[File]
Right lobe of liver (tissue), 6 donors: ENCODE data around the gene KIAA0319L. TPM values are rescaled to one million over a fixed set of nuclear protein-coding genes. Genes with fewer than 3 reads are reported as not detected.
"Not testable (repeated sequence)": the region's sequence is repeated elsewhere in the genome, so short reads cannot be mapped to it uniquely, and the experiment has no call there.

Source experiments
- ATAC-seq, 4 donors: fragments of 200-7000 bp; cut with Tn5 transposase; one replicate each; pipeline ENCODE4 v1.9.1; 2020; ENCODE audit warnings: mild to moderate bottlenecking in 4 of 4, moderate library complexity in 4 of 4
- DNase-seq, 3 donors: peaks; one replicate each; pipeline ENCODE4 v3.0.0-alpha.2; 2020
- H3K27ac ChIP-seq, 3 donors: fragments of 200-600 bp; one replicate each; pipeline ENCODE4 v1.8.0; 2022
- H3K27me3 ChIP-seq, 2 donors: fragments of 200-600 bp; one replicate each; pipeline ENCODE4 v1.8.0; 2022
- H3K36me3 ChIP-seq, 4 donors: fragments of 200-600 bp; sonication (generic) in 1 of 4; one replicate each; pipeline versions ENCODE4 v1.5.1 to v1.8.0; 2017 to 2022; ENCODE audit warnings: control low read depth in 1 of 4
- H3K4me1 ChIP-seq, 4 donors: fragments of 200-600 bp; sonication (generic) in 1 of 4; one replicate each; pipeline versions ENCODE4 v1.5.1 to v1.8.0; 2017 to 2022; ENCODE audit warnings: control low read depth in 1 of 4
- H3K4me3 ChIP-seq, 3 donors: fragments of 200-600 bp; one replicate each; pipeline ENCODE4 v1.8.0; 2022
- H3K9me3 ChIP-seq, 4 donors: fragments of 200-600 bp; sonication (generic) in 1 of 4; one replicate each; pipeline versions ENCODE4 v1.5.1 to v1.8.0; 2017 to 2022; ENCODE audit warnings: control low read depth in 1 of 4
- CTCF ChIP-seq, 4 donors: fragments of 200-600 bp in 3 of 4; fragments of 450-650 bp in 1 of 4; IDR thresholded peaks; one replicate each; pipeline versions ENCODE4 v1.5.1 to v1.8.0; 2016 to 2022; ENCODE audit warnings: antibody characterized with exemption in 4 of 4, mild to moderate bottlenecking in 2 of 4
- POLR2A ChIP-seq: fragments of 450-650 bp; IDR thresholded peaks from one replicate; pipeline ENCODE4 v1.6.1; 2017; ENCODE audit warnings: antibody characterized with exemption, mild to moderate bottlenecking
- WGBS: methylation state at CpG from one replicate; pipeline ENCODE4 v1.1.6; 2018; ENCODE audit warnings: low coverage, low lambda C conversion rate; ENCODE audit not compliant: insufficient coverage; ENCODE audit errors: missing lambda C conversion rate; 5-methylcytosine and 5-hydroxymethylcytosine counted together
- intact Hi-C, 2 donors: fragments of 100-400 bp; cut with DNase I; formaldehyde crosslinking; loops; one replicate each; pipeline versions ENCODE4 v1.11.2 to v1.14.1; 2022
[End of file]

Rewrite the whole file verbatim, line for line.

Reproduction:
Right lobe of liver (tissue), 6 donors: ENCODE data around the gene KIAA0319L. TPM values are rescaled to one million over a fixed set of nuclear protein-coding genes. Genes with fewer than 3 reads are reported as not detected.
"Not testable (repeated sequence)": the region's sequence is repeated elsewhere in the genome, so short reads cannot be mapped to it uniquely, and the experiment has no call there.

Source experiments
- ATAC-seq, 4 donors: fragments of 200-7000 bp; cut with Tn5 transposase; one replicate each; pipeline ENCODE4 v1.9.1; 2020; ENCODE audit warnings: mild to moderate bottlenecking in 4 of 4, moderate library complexity in 4 of 4
- DNase-seq, 3 donors: peaks; one replicate each; pipeline ENCODE4 v3.0.0-alpha.2; 2020
- H3K27ac ChIP-seq, 3 donors: fragments of 200-600 bp; one replicate each; pipeline ENCODE4 v1.8.0; 2022
- H3K27me3 ChIP-seq, 2 donors: fragments of 200-600 bp; one replicate each; pipeline ENCODE4 v1.8.0; 2022
- H3K36me3 ChIP-seq, 4 donors: fragments of 200-600 bp; sonication (generic) in 1 of 4; one replicate each; pipeline versions ENCODE4 v1.5.1 to v1.8.0; 2017 to 2022; ENCODE audit warnings: control low read depth in 1 of 4
- H3K4me1 ChIP-seq, 4 donors: fragments of 200-600 bp; sonication (generic) in 1 of 4; one replicate each; pipeline versions ENCODE4 v1.5.1 to v1.8.0; 2017 to 2022; ENCODE audit warnings: control low read depth in 1 of 4
- H3K4me3 ChIP-seq, 3 donors: fragments of 200-600 bp; one replicate each; pipeline ENCODE4 v1.8.0; 2022
- H3K9me3 ChIP-seq, 4 donors: fragments of 200-600 bp; sonication (generic) in 1 of 4; one replicate each; pipeline versions ENCODE4 v1.5.1 to v1.8.0; 2017 to 2022; ENCODE audit warnings: control low read depth in 1 of 4
- CTCF ChIP-seq, 4 donors: fragments of 200-600 bp in 3 of 4; fragments of 450-650 bp in 1 of 4; IDR thresholded peaks; one replicate each; pipeline versions ENCODE4 v1.5.1 to v1.8.0; 2016 to 2022; ENCODE audit warnings: antibody characterized with exemption in 4 of 4, mild to moderate bottlenecking in 2 of 4
- POLR2A ChIP-seq: fragments of 450-650 bp; IDR thresholded peaks from one replicate; pipeline ENCODE4 v1.6.1; 2017; ENCODE audit warnings: antibody characterized with exemption, mild to moderate bottlenecking
- WGBS: methylation state at CpG from one replicate; pipeline ENCODE4 v1.1.6; 2018; ENCODE audit warnings: low coverage, low lambda C conversion rate; ENCODE audit not compliant: insufficient coverage; ENCODE audit errors: missing lambda C conversion rate; 5-methylcytosine and 5-hydroxymethylcytosine counted together
- intact Hi-C, 2 donors: fragments of 100-400 bp; cut with DNase I; formaldehyde crosslinking; loops; one replicate each; pipeline versions ENCODE4 v1.11.2 to v1.14.1; 2022